In 2008, 19% described their ancestry as Irish, 17% English, 14% French and 9% French-Canadian.[7]

There were 56,452 households out of which 32.10% had children under the age of 18 living with them, 50.30% were married couples living together, 8.70% had a female householder with no husband present, and 37.70% were non-families. 26.10% of all households were made up of individuals and 7.30% had someone living alone who was 65 years of age or older. The average household size was 2.47 and the average family size was 3.02.

In the county, the population was distributed by age as follows: 23.50% under the age of 18, 13.10% from 18 to 24, 32.00% from 25 to 44, 21.90% from 45 to 64, and 9.40% who were 65 years of age or older. The median age was 34 years. For every 100 females there were 95.10 males. For every 100 females age 18 and over, there were 92.30 males.

In 2007, census department estimates that Chittenden had the youngest average age in the state, 37.5. This compares with the actual census in 2000 of 34.2 years.[7]

In 2008, about 29% of the population lives alone. Fifty-nine percent of households consist of families. Thirty-eight percent of men and 35% of women, 15 years or older, have never married. Six percent of the population were born in a foreign country, Eight percent of residents speak a language other than English at home. Half of the population has a college degree.[7]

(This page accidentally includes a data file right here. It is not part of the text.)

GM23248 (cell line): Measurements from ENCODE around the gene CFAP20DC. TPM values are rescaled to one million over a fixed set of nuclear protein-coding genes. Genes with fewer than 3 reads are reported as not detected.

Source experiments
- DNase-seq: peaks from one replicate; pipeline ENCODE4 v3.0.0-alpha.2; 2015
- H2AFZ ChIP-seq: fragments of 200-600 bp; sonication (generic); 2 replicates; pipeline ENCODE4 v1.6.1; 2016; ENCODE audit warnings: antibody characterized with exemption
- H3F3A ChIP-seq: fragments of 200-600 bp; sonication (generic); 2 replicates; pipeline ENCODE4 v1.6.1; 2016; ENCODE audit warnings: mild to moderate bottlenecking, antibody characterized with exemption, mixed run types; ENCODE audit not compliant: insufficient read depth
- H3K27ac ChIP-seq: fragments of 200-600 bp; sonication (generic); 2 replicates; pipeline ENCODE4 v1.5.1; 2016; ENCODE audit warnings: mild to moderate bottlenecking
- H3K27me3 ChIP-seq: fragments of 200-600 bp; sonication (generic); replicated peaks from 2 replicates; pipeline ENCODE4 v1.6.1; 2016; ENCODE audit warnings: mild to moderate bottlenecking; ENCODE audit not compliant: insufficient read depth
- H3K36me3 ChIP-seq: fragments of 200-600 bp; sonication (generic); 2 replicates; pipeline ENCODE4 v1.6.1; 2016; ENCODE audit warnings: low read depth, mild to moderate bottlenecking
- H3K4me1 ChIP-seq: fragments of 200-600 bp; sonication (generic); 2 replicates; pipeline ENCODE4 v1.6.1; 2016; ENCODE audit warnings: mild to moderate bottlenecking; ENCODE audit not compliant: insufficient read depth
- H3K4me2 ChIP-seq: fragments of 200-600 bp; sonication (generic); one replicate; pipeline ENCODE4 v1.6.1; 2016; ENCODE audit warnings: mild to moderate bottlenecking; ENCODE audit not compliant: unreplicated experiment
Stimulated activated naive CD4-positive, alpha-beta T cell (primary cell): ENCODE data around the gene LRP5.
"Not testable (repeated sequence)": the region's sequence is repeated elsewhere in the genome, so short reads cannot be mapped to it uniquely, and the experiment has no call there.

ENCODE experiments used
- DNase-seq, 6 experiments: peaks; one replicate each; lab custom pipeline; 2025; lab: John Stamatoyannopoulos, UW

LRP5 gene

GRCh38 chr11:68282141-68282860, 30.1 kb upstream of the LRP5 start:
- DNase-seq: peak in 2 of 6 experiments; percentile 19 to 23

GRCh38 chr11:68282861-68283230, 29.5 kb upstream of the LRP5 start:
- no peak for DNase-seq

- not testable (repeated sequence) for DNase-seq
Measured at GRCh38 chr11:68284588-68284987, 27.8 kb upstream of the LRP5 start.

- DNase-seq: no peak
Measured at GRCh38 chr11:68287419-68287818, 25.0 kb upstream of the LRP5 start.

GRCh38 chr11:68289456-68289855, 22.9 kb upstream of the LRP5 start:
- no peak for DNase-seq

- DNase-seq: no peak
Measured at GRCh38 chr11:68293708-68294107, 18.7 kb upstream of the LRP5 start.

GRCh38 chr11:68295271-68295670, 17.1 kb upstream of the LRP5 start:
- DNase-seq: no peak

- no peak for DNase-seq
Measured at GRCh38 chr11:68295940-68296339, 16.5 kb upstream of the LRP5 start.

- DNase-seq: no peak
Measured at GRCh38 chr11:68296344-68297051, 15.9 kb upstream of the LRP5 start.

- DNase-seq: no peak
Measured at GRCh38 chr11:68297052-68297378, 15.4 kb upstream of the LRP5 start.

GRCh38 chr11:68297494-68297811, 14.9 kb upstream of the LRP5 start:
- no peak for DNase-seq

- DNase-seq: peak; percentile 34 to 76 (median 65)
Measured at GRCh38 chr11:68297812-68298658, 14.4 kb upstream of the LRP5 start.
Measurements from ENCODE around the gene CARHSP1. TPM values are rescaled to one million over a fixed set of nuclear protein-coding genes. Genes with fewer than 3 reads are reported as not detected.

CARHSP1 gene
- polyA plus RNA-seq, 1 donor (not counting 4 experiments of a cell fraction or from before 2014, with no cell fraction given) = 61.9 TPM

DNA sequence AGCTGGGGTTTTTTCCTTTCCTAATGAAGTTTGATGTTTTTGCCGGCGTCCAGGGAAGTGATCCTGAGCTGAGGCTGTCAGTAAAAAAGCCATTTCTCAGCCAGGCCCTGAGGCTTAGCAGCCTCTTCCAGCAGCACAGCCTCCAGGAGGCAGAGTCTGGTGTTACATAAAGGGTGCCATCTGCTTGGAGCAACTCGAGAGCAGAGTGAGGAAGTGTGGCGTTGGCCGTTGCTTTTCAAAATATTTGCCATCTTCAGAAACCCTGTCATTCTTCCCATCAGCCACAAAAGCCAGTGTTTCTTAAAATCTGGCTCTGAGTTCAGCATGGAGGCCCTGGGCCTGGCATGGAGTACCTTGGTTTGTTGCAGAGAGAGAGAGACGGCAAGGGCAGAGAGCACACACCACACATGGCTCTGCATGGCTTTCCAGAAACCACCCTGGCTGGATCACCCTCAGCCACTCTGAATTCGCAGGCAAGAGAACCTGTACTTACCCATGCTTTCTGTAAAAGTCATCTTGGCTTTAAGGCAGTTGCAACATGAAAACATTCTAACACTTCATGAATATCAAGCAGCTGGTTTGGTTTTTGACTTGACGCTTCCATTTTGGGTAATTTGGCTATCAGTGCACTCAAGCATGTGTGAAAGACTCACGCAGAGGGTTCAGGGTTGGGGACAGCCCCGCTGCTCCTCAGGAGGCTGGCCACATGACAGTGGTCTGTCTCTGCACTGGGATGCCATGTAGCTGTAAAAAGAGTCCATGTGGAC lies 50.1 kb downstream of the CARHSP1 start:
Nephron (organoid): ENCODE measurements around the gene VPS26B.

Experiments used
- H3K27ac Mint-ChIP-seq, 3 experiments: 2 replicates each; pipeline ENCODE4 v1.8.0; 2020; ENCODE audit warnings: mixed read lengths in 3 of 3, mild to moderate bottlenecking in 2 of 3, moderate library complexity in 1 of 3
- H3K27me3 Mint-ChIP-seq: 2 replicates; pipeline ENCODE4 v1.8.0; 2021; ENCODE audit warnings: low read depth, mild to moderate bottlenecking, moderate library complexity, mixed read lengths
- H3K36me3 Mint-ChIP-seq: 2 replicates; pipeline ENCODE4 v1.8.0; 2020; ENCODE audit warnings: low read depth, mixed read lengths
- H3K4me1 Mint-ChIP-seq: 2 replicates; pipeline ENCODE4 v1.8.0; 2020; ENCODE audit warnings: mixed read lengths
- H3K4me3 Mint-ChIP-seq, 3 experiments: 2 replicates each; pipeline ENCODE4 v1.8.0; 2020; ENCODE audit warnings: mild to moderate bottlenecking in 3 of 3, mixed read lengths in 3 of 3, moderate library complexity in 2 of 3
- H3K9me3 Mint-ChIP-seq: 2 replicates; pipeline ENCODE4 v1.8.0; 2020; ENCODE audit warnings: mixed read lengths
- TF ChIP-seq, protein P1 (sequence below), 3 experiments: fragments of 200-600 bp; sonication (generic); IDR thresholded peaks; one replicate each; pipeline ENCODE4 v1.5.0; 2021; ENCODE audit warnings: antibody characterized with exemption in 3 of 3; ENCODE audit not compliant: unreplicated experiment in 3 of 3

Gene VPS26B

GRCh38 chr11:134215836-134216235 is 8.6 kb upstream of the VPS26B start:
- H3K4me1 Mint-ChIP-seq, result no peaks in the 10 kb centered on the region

From 2000 to 2008, residents had left Chittenden in high numbers for destinations beyond Vermont's borders. Nevertheless, population had increased slightly, in part from immigration from foreign countries.[8]


As in all Vermont counties, there is a small executive function which is mostly consolidated at the state level. Remaining county government is judicial. There are no "county taxes."

In 2007, median property taxes in the county were $3,809, placing it 265 out of 1,817 counties in the nation with populations over 20,000. It stood first in Vermont.[9]


The State Attorney (elected) is T. J. Donovan. In 2008, he said that "Alcohol is involved in most of our cases."[10]


Presidential election results[11]
Year Democrat Republican
2008 71.4% 59,611 26.7% 22,237
2004 63.5% 49,369 34.0% 26,422
2000 54.4% 39,156 36.3% 26,105


Personal income